Autologous stem cell transplantation in refractory Crohn's disease - low intensity therapy evaluation (ASTIClite): study protocols for a multicentre, randomised controlled trial and observational follow up study

Autologous Stem Cell Transplantation In Refractory CD - Low Intensity Therapy Evaluation Study Investigators, John A Snowden, Chris Hawkey, Daniel Hind, Lizzie Swaby, Katie Mellor, Richard Emsley, Laura Mandefield, Ellen Lee, Manuela Badoglio, Emmanuelle Polge, Myriam Labopin, John Gribben, A Graham Pockley, Gemma A Foulds, Alan Lobo, Simon Travis, Miles Parkes, Jack Satsangi, Diana PapaioannouJames O Lindsay

Research output: Contribution to journalArticlepeer-review


BACKGROUND: Intestinal inflammation in Crohn's disease (CD) is caused by mucosal immune system reactivity to luminal antigen and results in debilitating symptoms, reduced quality of life, impaired work productivity and significant health care costs. Not all patients respond to conventional and biologic therapies, with chronic inflammation ensuing. Although surgical resection may be required, disease frequently returns and surgery may not be an option, or may be declined. Case reports suggest potential benefit after haematopoietic stem cell transplant (HSCT) for patients with refractory CD. The ASTIC trial asked whether HSCT could cure CD. Few patients achieved the primary endpoint of clinical remission for 3 months, off all medication with no evidence of active disease, and there were a high number of adverse events (AEs) and serious adverse events (SAEs), including one patient death. However, beneficial effects were observed in some aspects of disease activity. The ASTIClite trial will investigate these potential benefits and safety using a lower intensity regimen than ASTIC.

METHODS: Ninety-nine participants will be recruited from secondary care IBD centres in the UK into a multicentre, randomised controlled trial (RCT, ASTIClite) and an observational follow-up, and randomised to autologous HSCT versus standard care (ratio 2:1). The primary endpoint is treatment success at week 48, defined as mucosal healing without surgery or death. Secondary endpoints relating to efficacy, safety and mechanistic analyses will be evaluated at week 8, 14, 24, 32, 40 and 48. Long-term safety of the low intensity HSCT regimen forms the primary endpoint for the EBMT follow-up study and will be assessed annually for 4-7 years.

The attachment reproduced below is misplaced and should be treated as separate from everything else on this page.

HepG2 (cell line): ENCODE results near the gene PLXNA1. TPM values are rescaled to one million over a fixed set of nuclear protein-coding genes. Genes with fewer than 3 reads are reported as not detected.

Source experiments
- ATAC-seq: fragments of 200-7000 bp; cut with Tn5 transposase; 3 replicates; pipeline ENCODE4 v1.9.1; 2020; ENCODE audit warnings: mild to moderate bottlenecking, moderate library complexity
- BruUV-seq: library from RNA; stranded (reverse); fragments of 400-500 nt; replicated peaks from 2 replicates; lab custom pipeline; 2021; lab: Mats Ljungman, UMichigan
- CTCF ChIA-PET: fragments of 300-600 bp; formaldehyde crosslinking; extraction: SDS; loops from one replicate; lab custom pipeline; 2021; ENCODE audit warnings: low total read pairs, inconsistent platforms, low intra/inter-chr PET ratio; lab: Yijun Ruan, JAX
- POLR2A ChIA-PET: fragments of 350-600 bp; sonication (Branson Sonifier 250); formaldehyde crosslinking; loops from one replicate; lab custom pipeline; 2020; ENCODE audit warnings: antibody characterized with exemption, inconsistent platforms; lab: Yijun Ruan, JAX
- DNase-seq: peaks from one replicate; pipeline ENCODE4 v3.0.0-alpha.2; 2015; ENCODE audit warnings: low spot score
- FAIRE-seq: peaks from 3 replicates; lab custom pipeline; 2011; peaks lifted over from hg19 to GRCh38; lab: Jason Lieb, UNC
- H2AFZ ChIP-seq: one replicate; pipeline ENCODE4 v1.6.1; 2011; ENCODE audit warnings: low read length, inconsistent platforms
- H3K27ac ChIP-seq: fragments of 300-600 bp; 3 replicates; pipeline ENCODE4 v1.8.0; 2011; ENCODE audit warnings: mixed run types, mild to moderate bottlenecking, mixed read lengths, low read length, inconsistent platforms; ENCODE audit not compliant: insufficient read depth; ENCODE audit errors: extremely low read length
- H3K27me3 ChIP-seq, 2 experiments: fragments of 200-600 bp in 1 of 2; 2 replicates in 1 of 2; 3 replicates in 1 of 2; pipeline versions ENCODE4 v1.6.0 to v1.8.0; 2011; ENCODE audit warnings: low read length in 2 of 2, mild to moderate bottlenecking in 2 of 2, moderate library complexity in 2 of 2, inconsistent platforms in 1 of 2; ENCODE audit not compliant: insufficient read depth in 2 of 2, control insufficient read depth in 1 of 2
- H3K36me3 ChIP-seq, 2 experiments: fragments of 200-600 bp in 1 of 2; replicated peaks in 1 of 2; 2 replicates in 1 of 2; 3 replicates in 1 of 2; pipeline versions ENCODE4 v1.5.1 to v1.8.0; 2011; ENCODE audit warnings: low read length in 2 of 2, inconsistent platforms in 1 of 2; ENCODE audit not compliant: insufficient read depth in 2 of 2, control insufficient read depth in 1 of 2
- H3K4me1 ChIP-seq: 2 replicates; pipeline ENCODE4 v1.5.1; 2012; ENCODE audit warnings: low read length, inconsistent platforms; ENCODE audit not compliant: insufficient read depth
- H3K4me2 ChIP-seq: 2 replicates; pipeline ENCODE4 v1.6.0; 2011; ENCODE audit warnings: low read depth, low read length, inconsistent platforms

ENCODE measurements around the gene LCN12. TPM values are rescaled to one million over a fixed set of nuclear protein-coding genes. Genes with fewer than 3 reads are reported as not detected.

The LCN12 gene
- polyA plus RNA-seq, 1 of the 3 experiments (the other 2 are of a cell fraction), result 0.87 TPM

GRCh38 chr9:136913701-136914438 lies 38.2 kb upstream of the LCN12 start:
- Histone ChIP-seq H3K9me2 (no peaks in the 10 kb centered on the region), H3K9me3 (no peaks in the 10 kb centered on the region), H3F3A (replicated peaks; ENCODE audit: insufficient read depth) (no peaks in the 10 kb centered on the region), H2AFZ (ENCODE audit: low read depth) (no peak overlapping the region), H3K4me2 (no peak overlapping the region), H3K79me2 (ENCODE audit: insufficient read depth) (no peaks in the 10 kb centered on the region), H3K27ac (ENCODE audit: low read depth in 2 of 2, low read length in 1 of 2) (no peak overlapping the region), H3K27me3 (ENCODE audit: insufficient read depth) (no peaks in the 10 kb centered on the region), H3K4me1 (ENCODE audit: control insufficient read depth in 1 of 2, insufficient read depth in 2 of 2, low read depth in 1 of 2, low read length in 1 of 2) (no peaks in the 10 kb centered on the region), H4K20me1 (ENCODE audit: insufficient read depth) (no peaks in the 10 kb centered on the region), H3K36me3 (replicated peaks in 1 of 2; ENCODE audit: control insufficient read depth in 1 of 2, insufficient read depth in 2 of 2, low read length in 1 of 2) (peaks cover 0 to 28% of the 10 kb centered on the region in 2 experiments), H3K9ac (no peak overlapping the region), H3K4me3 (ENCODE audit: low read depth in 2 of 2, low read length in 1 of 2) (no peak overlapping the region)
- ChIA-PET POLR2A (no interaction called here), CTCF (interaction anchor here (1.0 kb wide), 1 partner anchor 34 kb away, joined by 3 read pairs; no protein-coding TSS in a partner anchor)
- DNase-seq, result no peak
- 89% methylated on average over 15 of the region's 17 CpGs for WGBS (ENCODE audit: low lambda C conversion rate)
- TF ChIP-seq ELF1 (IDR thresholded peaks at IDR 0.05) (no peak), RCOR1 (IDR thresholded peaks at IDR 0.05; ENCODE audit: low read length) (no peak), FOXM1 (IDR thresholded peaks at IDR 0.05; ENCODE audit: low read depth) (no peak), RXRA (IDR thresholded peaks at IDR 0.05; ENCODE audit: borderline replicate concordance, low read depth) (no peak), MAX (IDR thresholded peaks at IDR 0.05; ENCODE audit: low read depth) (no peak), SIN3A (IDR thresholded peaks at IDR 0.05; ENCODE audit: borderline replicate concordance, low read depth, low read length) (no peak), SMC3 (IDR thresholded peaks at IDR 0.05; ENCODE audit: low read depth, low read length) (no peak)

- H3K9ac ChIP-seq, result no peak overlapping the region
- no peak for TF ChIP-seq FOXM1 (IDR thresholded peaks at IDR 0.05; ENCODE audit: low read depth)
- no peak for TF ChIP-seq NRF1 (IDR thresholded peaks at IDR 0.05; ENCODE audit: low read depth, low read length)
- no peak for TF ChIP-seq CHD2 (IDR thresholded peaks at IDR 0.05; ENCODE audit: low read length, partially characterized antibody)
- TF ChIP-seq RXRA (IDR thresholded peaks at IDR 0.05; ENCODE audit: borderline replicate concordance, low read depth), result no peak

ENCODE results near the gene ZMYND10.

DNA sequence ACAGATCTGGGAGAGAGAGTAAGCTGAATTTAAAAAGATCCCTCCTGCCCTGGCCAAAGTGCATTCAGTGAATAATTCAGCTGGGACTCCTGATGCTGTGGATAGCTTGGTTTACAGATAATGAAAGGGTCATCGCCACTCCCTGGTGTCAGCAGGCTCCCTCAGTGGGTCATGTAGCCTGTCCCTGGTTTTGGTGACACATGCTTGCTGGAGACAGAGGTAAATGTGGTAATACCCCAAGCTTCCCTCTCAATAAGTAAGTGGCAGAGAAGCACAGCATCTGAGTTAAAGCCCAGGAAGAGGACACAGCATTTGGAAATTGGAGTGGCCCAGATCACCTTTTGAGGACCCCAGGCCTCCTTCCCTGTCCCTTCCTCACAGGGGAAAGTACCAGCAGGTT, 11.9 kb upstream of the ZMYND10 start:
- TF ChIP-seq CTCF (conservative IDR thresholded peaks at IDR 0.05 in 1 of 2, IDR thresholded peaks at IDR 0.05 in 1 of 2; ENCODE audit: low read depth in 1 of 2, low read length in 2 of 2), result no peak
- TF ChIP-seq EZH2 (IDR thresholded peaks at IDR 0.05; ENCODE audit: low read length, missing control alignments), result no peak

DISCUSSION: ASTIClite will compare HSCTlite with standard care with respect to safety, efficacy and quality of life, and capture outcomes allowing findings to be generalised to current clinical practice in the UK. It will also provide significant mechanistic insights into the immunological consequences of HSCTlite and its impact on treatment outcomes. The observational follow-up will provide information, which is currently unavailable for this population.

TRIAL REGISTRATION: The ASTIClite RCT was registered on 31st October 2017 ( ISRCTN17160440 ) and the EBMT follow-up study on 19th January 2018 ( ISRCTN31981313 ).

Original languageEnglish
Pages (from-to)82
JournalBMC gastroenterology
Issue number1
Publication statusPublished - 31 May 2019


  • Adolescent
  • Adult
  • Crohn Disease/therapy
  • Female
  • Follow-Up Studies
  • Hematopoietic Stem Cell Transplantation/methods
  • Humans
  • Male
  • Middle Aged
  • Observational Studies as Topic
  • Randomized Controlled Trials as Topic
  • Transplantation, Autologous
  • Treatment Outcome
  • Young Adult


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